US moves closer to punitive spyware law

The US House of Representatives has voted for new penalties for distributors of internet spyware that secretly monitors users’...

The US House of Representatives has voted for new penalties for distributors of internet spyware that secretly monitors users’ activities. 

By big majorities, the House passed two bills to increase jail sentences and introduce multimillion-dollar fines for criminals who use spyware to steal credit card numbers and other associated crimes. 

Criminals can use spyware to capture passwords, account numbers and other sensitive data, and it can also degrade the performance of PCs.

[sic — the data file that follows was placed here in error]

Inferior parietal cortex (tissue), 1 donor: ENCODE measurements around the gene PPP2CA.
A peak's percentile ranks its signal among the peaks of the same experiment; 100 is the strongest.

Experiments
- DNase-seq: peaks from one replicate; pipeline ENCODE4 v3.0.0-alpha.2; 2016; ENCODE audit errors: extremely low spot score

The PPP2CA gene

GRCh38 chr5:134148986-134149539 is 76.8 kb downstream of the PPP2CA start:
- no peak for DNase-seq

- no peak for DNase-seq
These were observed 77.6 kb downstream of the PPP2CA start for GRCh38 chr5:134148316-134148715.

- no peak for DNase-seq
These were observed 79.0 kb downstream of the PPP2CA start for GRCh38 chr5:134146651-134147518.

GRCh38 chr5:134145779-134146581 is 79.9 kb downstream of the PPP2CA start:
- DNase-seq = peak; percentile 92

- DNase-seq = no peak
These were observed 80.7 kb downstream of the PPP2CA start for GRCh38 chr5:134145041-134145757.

The bills prohibit a number of practices associated with spyware, including reprogramming a home page on a user’s web browser, launching pop-up ads that can’t be closed without the user having to restart their PC, or installing key-loggers on machines to capture user passwords and other sensitive data.

The bills also aim to tackle the growing problem of phishing, which sees scammers setting up fake financial services websites to defraud users.

The House voted to impose jail sentences of up to two years for spyware offences, and fines of up to $3m (£1.6m) for each incident.

The House also wants to give the US Department of Justice an additional $10m a year until 2009 to fight spyware.

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